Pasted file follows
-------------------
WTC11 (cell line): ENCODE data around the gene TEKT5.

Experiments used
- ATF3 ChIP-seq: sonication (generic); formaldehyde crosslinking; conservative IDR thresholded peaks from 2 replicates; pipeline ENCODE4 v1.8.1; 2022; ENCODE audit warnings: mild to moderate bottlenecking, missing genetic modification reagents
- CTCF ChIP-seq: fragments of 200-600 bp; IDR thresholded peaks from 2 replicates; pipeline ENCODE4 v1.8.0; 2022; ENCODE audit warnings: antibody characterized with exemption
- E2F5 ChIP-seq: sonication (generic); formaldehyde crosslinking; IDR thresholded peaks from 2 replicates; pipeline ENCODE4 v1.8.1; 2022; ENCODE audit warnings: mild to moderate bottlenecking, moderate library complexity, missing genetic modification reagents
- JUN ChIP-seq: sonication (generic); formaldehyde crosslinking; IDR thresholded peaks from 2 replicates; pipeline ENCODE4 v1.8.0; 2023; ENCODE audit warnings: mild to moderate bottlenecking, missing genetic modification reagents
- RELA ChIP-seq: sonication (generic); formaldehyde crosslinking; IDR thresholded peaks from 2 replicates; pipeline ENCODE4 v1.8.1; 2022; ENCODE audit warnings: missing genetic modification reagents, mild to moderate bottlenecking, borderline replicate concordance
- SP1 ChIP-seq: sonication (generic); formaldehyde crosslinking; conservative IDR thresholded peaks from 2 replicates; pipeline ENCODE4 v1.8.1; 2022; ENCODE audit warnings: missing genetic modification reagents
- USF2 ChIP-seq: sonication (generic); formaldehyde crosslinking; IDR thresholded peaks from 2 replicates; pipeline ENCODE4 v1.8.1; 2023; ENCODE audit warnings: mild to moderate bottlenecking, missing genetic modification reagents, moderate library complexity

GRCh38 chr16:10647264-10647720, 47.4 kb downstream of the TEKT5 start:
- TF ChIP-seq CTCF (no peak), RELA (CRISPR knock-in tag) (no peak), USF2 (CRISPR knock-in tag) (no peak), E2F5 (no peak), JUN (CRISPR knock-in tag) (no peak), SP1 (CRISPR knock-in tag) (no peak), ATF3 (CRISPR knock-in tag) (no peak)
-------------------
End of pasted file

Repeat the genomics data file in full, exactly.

WTC11 (cell line): ENCODE data around the gene TEKT5.

Experiments used
- ATF3 ChIP-seq: sonication (generic); formaldehyde crosslinking; conservative IDR thresholded peaks from 2 replicates; pipeline ENCODE4 v1.8.1; 2022; ENCODE audit warnings: mild to moderate bottlenecking, missing genetic modification reagents
- CTCF ChIP-seq: fragments of 200-600 bp; IDR thresholded peaks from 2 replicates; pipeline ENCODE4 v1.8.0; 2022; ENCODE audit warnings: antibody characterized with exemption
- E2F5 ChIP-seq: sonication (generic); formaldehyde crosslinking; IDR thresholded peaks from 2 replicates; pipeline ENCODE4 v1.8.1; 2022; ENCODE audit warnings: mild to moderate bottlenecking, moderate library complexity, missing genetic modification reagents
- JUN ChIP-seq: sonication (generic); formaldehyde crosslinking; IDR thresholded peaks from 2 replicates; pipeline ENCODE4 v1.8.0; 2023; ENCODE audit warnings: mild to moderate bottlenecking, missing genetic modification reagents
- RELA ChIP-seq: sonication (generic); formaldehyde crosslinking; IDR thresholded peaks from 2 replicates; pipeline ENCODE4 v1.8.1; 2022; ENCODE audit warnings: missing genetic modification reagents, mild to moderate bottlenecking, borderline replicate concordance
- SP1 ChIP-seq: sonication (generic); formaldehyde crosslinking; conservative IDR thresholded peaks from 2 replicates; pipeline ENCODE4 v1.8.1; 2022; ENCODE audit warnings: missing genetic modification reagents
- USF2 ChIP-seq: sonication (generic); formaldehyde crosslinking; IDR thresholded peaks from 2 replicates; pipeline ENCODE4 v1.8.1; 2023; ENCODE audit warnings: mild to moderate bottlenecking, missing genetic modification reagents, moderate library complexity

GRCh38 chr16:10647264-10647720, 47.4 kb downstream of the TEKT5 start:
- TF ChIP-seq CTCF (no peak), RELA (CRISPR knock-in tag) (no peak), USF2 (CRISPR knock-in tag) (no peak), E2F5 (no peak), JUN (CRISPR knock-in tag) (no peak), SP1 (CRISPR knock-in tag) (no peak), ATF3 (CRISPR knock-in tag) (no peak)